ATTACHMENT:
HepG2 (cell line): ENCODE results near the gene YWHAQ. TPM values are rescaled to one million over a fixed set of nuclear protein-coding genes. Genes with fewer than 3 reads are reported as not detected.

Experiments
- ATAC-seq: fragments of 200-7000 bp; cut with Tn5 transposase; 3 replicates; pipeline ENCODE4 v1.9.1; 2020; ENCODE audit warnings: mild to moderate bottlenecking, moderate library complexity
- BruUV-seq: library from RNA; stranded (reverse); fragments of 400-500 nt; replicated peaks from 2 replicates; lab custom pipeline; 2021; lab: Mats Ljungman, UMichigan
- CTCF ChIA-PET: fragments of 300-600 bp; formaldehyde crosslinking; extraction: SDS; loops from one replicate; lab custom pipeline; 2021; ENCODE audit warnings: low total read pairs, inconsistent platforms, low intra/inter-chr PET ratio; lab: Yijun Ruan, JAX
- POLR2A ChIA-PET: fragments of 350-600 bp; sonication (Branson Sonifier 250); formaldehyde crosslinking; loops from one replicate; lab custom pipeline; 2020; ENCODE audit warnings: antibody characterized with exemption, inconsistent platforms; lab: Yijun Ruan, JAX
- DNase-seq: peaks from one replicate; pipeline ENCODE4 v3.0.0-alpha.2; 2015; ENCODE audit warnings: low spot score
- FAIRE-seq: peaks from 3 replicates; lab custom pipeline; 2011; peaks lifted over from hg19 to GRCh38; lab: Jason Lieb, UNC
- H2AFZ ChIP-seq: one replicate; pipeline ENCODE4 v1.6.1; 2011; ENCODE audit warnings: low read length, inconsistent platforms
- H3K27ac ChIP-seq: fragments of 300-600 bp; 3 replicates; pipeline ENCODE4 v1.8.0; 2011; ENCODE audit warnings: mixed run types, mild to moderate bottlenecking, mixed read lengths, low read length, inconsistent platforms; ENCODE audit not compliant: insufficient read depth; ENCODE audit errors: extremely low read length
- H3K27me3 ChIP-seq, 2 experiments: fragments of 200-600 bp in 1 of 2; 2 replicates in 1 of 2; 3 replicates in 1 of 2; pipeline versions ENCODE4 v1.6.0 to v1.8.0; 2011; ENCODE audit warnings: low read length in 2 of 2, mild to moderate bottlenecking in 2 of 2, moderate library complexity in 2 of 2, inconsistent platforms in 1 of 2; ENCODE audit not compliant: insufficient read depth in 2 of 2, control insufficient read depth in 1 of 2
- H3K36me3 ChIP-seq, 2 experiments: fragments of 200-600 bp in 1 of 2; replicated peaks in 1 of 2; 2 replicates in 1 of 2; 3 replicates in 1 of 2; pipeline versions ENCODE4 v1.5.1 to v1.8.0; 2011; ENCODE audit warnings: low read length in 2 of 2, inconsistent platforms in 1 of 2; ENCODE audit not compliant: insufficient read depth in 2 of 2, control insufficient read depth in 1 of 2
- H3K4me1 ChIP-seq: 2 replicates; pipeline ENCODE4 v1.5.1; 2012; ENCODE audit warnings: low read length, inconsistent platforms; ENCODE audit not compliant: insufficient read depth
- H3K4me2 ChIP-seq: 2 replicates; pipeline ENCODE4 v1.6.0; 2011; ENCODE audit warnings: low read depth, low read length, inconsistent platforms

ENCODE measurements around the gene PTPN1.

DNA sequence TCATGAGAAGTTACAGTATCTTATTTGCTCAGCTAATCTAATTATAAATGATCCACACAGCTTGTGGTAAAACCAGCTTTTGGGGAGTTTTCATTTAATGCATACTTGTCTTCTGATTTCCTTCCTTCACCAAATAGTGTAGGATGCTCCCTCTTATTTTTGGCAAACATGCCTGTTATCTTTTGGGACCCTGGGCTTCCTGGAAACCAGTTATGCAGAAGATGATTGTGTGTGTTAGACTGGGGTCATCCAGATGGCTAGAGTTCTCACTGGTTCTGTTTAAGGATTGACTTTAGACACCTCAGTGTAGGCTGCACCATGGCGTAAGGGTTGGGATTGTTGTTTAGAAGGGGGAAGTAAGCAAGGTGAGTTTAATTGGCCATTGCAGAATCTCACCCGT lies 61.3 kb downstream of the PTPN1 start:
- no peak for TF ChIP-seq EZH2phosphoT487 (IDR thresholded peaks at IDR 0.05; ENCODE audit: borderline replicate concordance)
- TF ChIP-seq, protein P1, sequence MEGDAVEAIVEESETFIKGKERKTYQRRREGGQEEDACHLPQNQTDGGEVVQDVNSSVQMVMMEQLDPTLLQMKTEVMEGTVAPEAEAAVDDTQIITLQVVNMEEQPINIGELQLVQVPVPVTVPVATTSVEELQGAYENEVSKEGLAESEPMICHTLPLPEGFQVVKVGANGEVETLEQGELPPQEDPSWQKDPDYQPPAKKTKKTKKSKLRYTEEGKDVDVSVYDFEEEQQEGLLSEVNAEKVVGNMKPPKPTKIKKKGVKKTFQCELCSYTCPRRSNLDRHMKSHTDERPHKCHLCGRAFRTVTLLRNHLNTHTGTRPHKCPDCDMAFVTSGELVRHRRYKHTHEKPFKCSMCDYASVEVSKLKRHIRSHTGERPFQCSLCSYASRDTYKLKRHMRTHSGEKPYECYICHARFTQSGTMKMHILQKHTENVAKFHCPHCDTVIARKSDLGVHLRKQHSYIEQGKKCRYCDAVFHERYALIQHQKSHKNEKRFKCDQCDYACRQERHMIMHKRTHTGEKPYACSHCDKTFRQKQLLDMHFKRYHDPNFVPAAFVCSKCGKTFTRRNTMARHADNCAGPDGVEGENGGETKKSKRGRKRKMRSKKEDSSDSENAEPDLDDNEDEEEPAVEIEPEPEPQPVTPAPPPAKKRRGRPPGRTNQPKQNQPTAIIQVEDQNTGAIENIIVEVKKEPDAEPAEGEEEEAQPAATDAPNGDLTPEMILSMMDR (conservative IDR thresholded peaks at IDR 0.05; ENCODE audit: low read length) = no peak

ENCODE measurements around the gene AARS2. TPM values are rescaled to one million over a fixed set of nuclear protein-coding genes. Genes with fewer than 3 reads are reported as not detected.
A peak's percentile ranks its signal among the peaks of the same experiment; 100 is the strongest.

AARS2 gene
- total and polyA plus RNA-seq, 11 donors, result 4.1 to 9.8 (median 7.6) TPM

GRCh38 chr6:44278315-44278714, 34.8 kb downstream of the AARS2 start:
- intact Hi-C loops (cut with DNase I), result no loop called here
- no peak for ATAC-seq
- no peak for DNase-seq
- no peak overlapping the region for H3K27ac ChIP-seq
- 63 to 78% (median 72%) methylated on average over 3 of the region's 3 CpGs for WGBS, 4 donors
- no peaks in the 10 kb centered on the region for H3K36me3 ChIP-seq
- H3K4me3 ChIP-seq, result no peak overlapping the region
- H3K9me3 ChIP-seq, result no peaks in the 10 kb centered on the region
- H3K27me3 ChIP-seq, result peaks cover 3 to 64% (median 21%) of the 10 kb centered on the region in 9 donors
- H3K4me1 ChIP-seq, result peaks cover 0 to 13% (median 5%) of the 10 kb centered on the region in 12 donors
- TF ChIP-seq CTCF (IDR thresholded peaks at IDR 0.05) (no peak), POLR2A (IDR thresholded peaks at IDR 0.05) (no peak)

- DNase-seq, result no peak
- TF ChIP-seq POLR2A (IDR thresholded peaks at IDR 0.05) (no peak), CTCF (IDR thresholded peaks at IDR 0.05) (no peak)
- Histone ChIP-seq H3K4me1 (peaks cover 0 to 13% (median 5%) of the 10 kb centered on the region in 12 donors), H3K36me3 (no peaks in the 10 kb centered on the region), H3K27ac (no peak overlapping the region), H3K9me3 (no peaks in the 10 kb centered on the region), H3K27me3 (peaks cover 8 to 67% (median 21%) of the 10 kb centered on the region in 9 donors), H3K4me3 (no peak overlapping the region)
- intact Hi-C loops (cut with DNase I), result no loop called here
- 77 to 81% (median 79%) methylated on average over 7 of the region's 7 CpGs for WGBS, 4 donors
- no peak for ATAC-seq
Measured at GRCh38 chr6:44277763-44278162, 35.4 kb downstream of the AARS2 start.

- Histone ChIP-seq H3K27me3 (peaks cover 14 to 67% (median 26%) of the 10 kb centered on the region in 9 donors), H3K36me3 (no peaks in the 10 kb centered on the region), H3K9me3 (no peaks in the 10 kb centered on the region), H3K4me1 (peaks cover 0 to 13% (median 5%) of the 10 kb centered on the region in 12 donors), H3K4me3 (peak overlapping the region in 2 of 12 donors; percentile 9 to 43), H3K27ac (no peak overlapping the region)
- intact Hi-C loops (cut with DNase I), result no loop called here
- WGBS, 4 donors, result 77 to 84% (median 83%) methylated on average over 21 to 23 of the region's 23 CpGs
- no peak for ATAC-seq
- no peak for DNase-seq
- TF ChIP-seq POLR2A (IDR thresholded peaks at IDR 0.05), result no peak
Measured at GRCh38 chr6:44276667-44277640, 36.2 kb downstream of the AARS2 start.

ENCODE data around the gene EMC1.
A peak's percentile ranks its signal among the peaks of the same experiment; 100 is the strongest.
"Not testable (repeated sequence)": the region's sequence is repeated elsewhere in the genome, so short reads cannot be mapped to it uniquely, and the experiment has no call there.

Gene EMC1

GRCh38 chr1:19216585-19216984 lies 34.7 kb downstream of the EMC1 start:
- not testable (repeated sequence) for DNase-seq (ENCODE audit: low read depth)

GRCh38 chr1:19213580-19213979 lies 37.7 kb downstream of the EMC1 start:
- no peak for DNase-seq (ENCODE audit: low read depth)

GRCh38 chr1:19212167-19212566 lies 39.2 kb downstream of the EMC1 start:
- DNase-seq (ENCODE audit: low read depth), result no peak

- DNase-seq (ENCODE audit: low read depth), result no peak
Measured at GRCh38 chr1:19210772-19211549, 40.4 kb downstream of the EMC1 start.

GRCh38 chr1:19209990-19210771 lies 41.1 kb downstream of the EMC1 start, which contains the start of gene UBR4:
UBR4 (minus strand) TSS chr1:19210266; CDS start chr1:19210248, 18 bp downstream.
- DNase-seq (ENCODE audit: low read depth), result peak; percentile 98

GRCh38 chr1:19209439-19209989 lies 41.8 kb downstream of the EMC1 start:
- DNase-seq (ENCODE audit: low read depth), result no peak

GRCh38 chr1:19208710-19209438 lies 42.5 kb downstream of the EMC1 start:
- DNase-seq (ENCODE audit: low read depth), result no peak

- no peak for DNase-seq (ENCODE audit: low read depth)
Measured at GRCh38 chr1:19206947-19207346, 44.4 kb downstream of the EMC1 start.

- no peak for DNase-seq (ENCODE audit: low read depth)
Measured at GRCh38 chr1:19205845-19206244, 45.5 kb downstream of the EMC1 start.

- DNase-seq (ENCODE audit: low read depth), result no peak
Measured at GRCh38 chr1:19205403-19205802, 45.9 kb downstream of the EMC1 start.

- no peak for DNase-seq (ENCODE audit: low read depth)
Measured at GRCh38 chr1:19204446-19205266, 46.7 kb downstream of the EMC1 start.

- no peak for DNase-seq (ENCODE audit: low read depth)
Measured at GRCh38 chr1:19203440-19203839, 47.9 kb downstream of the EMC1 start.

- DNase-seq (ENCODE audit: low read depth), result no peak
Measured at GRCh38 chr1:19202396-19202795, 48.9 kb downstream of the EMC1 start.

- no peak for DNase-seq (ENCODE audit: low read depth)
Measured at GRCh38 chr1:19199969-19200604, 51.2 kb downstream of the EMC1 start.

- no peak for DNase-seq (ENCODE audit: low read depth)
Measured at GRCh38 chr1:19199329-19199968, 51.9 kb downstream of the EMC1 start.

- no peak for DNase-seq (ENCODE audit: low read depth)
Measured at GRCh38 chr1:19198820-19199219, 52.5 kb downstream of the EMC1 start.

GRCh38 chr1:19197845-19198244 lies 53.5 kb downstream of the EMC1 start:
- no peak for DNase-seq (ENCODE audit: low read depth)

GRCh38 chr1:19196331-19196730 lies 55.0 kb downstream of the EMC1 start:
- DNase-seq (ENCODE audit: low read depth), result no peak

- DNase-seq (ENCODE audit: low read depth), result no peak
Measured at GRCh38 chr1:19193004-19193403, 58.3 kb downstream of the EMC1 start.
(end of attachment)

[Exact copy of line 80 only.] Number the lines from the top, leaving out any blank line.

- no peak for DNase-seq (ENCODE audit: low read depth)